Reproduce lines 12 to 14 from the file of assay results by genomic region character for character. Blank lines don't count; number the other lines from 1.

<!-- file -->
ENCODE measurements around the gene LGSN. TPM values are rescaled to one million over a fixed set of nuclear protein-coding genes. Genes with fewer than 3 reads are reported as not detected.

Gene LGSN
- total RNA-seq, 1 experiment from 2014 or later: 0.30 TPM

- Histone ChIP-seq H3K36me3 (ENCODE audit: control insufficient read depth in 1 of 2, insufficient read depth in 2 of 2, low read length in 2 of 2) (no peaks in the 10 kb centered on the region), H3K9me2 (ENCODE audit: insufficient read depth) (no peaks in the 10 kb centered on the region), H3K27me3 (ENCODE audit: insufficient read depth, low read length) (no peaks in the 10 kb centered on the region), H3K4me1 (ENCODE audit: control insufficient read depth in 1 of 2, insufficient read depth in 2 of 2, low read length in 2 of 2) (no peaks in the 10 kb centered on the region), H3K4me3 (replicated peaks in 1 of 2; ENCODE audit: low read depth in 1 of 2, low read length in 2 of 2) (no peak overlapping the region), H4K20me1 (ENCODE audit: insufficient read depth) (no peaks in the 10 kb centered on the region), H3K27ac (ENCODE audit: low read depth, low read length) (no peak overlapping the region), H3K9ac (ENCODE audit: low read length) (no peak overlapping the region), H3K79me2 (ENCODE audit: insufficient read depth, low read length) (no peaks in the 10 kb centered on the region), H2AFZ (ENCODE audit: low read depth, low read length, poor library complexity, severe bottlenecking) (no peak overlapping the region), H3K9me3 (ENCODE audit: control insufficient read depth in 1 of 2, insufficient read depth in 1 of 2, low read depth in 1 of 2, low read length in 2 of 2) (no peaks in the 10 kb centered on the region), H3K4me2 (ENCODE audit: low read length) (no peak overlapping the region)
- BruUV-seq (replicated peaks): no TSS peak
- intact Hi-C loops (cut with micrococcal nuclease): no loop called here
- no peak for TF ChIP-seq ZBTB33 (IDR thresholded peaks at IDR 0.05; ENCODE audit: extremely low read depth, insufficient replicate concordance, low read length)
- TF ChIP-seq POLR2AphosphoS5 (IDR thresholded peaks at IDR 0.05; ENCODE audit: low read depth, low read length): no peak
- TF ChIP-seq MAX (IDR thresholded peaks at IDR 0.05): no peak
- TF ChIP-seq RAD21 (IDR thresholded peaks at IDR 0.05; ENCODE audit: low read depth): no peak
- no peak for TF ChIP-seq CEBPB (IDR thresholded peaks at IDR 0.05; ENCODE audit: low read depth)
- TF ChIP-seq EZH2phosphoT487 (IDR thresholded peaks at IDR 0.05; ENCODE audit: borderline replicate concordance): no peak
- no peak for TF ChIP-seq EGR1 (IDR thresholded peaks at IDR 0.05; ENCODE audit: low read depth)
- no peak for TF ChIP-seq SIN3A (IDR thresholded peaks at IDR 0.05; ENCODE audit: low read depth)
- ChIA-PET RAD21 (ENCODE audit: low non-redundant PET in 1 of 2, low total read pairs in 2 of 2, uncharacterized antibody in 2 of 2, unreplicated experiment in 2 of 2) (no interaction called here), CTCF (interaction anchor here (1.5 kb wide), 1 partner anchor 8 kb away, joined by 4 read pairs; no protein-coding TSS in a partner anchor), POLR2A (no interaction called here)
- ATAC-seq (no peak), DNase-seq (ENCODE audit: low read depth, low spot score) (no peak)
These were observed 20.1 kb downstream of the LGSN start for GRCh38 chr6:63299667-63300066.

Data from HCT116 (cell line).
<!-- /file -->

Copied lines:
- TF ChIP-seq EZH2phosphoT487 (IDR thresholded peaks at IDR 0.05; ENCODE audit: borderline replicate concordance): no peak
- no peak for TF ChIP-seq EGR1 (IDR thresholded peaks at IDR 0.05; ENCODE audit: low read depth)
- no peak for TF ChIP-seq SIN3A (IDR thresholded peaks at IDR 0.05; ENCODE audit: low read depth)